Kitty Genovese

Kevin Cook's book clears up the misconceptions surrounding the famous New York City murder case.

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    Kitty Genovese,
    by Kevin Cook,
    Norton, W.W. & Company,
    256 pp.
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Only a handful of murders in 20th-century America can be said to have become national sensations: Leopold and Loeb. O.J. The Lindbergh Baby. Ted Bundy’s spree. Kitty Genovese.

Okay, that last name might not be as familiar as the others. But the details of the crime are almost certainly known to you. In New York City in 1964, the 29-year-old Genovese was stabbed to death in three separate attacks as 38 neighbors watched and declined to get involved.

At least, that is commonly reported version of the story. But Kevin Cook explains in his new book Kitty Genovese why this simplified version of the story is not the true one. 

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Cook, a freelance journalist, has accessed for his book the detective’s reports of their preliminary interviews with Genovese’s neighbors. He found that, rather than including 38 eyewitnesses, the police log contained 38 entries.

Writes Cook: “It was a roundup of interviews with many of Kitty’s neighbors, not a definitive accounting of anything.” Far fewer eyewitnesses actually existed, and those that did were generally fearful of getting involved, rather than indifferent to the woman. The popular figure of 38 resulted from a clerical error provided to the police chief, who passed it along to the New York Times reporter who made the case famous.

It was a consequential mistake. The murder shocked Americans, who were horrified and baffled that so many onlookers refrained from intervening to assist the woman. The idea of 38 people so self-obsessed and alienated from their neighbors reflected the anxieties of many citizens, who saw rising crime, feared the Civil Rights Movement, and felt alone in an urbanized America.

CBS’s Mike Wallace narrated a segment on “The Apathetic Americans.” The murder spurred officials to create the 911 emergency-phone system. States created Good Samaritan laws. Victim-compensation laws, witness-assistance programs, neighborhood watch groups – the list of public policy changes that resulted from reaction to the case is extraordinary.

Equally more remarkable has been the lasting influence the murder – particularly the false figure reported – has had in academia. One professor tells Cook that the murder is “the most-cited incident in social psychology literature until the September 11 attacks.”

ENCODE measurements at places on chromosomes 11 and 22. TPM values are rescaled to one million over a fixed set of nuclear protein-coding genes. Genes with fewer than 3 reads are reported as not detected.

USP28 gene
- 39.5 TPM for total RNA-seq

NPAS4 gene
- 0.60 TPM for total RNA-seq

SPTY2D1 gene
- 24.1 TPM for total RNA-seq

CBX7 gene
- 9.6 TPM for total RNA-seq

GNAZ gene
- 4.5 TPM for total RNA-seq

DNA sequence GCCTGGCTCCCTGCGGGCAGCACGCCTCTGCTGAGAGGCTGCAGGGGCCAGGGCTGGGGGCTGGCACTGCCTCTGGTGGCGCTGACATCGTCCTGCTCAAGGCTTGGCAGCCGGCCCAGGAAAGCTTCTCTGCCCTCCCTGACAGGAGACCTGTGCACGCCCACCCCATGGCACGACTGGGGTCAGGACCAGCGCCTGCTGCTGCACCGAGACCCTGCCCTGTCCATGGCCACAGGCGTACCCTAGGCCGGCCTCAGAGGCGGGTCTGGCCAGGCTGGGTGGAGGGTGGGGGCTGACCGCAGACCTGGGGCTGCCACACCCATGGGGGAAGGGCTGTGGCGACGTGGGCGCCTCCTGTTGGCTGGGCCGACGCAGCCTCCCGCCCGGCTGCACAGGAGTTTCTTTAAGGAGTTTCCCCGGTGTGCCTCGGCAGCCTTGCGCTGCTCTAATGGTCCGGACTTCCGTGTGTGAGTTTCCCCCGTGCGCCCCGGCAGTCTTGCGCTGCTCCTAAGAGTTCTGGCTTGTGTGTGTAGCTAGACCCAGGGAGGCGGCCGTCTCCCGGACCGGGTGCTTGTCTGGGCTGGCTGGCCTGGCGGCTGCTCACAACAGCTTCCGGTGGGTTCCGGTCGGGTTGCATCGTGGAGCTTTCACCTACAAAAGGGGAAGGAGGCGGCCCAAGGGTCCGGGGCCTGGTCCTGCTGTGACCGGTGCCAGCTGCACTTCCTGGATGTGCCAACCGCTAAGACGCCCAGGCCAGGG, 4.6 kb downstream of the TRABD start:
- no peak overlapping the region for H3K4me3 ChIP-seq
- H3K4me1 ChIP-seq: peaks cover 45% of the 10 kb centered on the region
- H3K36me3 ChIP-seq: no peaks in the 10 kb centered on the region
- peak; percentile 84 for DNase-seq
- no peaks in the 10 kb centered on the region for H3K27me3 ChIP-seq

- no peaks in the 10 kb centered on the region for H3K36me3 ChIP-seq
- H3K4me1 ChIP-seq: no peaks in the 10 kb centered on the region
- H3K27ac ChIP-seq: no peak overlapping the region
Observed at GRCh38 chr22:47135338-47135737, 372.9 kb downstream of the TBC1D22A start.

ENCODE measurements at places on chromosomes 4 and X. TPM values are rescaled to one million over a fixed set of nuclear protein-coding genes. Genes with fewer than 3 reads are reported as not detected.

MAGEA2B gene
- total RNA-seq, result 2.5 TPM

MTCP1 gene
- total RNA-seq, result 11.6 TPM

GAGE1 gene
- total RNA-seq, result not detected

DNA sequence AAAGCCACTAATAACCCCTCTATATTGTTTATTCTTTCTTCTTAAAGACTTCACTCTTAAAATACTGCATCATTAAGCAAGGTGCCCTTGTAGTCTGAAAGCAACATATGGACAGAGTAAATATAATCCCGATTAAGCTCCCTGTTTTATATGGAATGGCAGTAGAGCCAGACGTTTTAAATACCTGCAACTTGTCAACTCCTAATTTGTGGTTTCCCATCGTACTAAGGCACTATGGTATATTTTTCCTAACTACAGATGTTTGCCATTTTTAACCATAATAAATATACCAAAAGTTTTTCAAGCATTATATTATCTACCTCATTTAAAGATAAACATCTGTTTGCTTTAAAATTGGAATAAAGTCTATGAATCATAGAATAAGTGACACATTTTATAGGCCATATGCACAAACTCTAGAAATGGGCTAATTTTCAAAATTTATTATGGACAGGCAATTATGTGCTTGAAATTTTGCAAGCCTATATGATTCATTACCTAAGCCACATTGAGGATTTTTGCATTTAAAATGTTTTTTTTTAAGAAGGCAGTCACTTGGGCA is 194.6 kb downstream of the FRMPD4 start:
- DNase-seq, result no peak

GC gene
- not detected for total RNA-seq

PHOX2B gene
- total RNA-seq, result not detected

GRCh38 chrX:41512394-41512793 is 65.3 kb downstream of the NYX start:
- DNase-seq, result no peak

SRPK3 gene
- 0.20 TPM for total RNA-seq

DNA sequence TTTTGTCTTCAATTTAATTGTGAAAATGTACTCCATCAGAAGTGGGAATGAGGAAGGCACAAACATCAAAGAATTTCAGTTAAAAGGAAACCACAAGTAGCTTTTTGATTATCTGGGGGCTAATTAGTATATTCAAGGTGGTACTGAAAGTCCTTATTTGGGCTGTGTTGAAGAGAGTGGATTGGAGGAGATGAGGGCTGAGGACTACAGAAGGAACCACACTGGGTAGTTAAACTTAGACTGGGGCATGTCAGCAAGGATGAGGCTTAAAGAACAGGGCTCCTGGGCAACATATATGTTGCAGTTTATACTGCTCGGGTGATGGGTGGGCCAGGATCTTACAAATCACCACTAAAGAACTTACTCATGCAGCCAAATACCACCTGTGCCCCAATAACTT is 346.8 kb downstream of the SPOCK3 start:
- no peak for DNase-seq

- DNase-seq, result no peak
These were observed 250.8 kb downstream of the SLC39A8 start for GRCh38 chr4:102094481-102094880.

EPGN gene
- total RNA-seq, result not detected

Cook manages to maintain an impressive level of tension in a book about a half-century old case about which everyone thinks they know the outcome. He assumes, surely correctly, that while many readers may have heard of the case, they don’t recall the specifics aside from the number of eyewitnesses. So he treats Genovese’s murder like something of a mystery – we may know that she was killed, but not why. And who was Kitty Genovese, anyway?

She was, in fact, a lesbian, a fact that likely would have drastically affected the public’s response to the crime, had it been reported at the time. The police chief wrote in his 1974 memoir that “it’s also our experience that homosexual romances produce more jealousy by far than ‘straight’ romances.” Given such prejudices a full decade after the crime, Genovese’s partner publicly played along with the fiction that the two were just roommates. Indeed, her reminisces are the most moving in the book, as she recalls the woman she lost so long ago.

“After Kitty died I went from thing to thing,” she tells Cook. “I’d lost my faith in people – in everything, really.”

Equally compelling is the killer. It is a testament to "Kitty Genovese" that the author avoids unnecessary judgment in favor of letting Winston Moseley (there’s no spoiler here – he’s named on the book jacket as the culprit) portray himself as a sociopath with his own chilling words. From the court transcript that Cook quotes:

“Did you think back about killing Kitty Genovese after doing it? Did you feel sorry for her?”
“No.”
“Do you feel sorry for her today?”
“No.”

Somehow, Moseley managed to escape from prison. What he did after prison was as empathy-free as what he did before.

And then there were those infamous bystanders, which actually numbered five or six. One of them is a manipulative coward who functions as a fascinating character in his own right. Another seems like something of a sociopath himself. He is the lone eyewitness who seems to genuinely warrant the decades of scrutiny and questioning that have surrounded the murder.

But he was only one man. There were not 38 of him.

Jordan Michael Smith is a Monitor contributor.

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